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K20 VU Metering

Steven J Stanek January 26, 2017 No Comments
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I wanted to make a screencast and show you a useful way to use VU metering and calibration. During the recording and mix process I find it’s useful to change the calibration and it’s a very simple way of metering in general but there’s no one calibration that fits all genres and all specific areas of audio.

So the metering comes from a system called the K20 metering system and the formula is K-20 dbFS = 1.3, 1.23 Volts which equals 0 VU. So the first calibration that I have is I guess you can call the K20 but because my converters are about half a db different mine is -19.5 db. So when I send this 1K signed wave out of my converters at -19.5 it reads 1.23 Volts on my multimeter and that is calibrated to 0 VU.

So I use this metering for the tracking and preliminary mixing phase. The tracking because when I’m tracking my signals I’m trying to hit 0 most of the signals coming in because that will give me enough signal and enough gain of the mic without clipping any transients or anything like that. It’ll give me about 20 db-s so some of my transients can get through. And then when I start my preliminary mix I for instance will put the bass at around -4 VU and I kind of go through the different tracks and find their space until I get to where I send all those tracks to a 2 bus or a 2 mix.

Then I change my calibration to what’s called the K14 calibration. And what that is it’s 6db-s louder so instead of sending a -19.5 I actually send -13.5 db-s and that will double my voltage from 1.23 to 2.45 or something like that. And we want to do that because the K14 is, it’s raising the RMS signal of the 2 mix and not individual tracks. If it’s individual tracks you’re going to have – your 2 mix will be overloaded.

So you put the K14 metering on your 2 bus or your 2 mix and I’m going to play this sign tone and I just switch my VU meter panel to the second calibration which is calibrated at -13.5. So now that I have that I’m going to send all 5 signals of my bass recording here to this 2 bus and my VU meter panel will be measuring it with the K14 calibration.

Now, if I needed to adjust the overall signal on this calibration then I would just – I have a general balance of all the mics already so I’ve grouped them together and I can push or pull the faders into this 2 mix.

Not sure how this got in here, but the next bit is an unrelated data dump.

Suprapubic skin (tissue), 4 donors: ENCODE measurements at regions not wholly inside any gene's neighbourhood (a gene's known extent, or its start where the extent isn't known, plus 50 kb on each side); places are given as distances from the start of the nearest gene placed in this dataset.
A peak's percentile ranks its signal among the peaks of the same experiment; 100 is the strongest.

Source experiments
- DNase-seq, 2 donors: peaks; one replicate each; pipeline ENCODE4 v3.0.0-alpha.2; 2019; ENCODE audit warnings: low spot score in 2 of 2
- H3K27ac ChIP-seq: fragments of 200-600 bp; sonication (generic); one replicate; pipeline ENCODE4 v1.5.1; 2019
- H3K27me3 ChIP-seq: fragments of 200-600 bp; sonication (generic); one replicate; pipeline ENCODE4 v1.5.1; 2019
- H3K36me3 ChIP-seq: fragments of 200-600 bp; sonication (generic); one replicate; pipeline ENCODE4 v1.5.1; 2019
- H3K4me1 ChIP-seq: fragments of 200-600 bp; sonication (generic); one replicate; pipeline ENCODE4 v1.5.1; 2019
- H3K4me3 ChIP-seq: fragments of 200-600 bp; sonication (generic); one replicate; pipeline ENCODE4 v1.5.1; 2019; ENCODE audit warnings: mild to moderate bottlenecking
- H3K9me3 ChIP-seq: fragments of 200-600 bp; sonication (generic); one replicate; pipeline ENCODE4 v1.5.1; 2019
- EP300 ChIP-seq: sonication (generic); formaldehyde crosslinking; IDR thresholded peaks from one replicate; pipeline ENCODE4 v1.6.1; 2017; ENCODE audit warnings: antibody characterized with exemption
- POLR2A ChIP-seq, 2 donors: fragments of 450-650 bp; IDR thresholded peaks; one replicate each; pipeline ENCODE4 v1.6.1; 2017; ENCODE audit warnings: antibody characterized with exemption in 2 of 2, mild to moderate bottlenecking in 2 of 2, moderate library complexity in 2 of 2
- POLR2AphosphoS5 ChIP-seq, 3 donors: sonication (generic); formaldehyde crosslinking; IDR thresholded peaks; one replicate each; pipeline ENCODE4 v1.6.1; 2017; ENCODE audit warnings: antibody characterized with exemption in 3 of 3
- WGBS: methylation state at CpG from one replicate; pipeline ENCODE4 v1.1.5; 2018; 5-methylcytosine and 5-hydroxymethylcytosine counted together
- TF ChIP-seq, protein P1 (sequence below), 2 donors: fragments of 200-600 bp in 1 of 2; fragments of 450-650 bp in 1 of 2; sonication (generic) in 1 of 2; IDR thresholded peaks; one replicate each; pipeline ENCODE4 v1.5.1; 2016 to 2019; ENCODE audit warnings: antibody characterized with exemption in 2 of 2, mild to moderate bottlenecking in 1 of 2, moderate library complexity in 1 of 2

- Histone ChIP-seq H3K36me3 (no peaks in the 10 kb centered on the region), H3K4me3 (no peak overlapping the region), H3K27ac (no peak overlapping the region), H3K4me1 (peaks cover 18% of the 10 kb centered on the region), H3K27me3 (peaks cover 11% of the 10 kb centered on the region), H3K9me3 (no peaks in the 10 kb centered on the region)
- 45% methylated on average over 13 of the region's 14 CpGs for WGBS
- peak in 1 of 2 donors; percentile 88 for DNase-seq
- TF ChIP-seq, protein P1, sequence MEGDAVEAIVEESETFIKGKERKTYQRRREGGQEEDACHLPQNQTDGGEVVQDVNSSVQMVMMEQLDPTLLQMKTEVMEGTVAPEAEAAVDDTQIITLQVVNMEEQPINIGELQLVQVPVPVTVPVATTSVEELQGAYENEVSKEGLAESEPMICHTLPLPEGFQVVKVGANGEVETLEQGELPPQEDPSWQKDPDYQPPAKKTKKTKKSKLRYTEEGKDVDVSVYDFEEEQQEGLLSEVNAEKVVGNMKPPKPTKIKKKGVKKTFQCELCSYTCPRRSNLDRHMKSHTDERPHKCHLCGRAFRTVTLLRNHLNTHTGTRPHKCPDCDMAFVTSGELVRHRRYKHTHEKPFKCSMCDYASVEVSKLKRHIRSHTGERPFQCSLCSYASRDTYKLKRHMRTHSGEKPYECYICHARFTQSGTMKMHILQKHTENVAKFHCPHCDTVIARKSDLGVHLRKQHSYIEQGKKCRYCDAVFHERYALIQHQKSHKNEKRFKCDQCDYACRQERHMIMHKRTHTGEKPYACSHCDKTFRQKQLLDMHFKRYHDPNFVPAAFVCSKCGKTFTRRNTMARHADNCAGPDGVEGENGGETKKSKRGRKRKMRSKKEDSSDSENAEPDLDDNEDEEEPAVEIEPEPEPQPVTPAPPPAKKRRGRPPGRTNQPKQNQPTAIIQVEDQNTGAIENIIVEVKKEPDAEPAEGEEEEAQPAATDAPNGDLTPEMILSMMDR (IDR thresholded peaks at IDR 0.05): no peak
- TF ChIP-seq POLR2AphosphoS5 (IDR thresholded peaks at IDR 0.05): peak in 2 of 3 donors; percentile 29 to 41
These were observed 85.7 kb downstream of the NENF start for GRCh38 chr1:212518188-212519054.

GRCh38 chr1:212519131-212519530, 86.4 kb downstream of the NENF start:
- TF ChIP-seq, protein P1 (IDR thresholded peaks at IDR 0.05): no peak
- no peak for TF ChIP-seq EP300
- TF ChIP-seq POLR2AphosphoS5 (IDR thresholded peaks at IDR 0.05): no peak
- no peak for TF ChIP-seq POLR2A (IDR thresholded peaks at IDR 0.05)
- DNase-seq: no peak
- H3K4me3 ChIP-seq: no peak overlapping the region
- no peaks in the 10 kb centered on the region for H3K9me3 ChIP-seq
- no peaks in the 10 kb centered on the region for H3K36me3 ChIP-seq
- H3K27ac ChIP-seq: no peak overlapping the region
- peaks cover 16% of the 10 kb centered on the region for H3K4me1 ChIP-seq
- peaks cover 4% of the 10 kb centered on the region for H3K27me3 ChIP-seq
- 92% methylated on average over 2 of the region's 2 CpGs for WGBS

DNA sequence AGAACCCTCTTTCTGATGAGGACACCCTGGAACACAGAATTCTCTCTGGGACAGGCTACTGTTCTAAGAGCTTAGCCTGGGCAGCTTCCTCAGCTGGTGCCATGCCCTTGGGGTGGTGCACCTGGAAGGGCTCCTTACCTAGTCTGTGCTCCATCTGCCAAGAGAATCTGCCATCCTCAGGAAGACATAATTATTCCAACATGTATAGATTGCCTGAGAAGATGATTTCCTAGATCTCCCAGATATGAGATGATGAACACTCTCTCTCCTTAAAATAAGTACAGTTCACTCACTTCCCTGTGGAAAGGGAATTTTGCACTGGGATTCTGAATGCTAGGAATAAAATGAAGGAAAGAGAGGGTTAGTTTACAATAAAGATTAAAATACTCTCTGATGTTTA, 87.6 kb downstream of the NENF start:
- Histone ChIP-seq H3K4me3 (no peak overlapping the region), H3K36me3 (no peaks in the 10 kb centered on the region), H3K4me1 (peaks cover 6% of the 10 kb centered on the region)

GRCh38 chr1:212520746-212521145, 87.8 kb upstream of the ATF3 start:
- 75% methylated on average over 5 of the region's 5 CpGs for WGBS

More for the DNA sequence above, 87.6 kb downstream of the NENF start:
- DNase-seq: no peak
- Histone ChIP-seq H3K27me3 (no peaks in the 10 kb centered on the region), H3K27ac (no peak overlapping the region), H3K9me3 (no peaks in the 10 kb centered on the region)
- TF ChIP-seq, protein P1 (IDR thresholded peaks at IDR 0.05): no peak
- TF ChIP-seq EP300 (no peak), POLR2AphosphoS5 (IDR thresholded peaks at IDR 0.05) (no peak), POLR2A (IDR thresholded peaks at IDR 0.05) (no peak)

So now that I have kind of the signal in the sweet spot so to speak I believe I need a little bit of compression. So at this point my goal and purpose of compression is just to compress the bass on those low notes when the RMS signal is surpassing 0 VU and getting to a +1 +2 and +3. I don’t want it to turn on anytime before 0.

So what I try to do with the compressor again is just I’m only compressing about a db of gain and I’m trying to set the attack and release to only compress the signal when it’s reaching the threshold and then of course when you’re reducing gain you have to make it up on the output and from that point I believe my goal usually is just to have the bypass signal and the un bypass signal to be almost transparent as far as volume attenuation.

And so that’s it. And that’s on the – that compression is on the 2 bus and I do have a maximizer or maximum that I have on just to grab any kind of peak transients that may jump through because I’m going to be putting these tracks on a CD. So it’s kind of a poor man’s mastering.

So that concludes our video. This is just an example of using a K20 – K14 calibration on your VU meters. Yes, you can use peak meters but I feel VU meters are very musical and they’re metering the average signal which I think is important. When we focus just on peaks we’re generally just using our eyes and not our ears in that manner.

So I hope this video was informative and if you have any questions or comments please leave them below or email me at steven@acousticfields.com.

This is an unedited transcript from our video series from Acoustic Fields. There will be some errors in grammar and sentence structure that occur during this translation process.

For complete understanding and comprehension, please view the video which is included in this text. For any additional information regarding this topic or others relating to room acoustics, please contact us directly at:

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info@acousticfields.com

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Steven J Stanek

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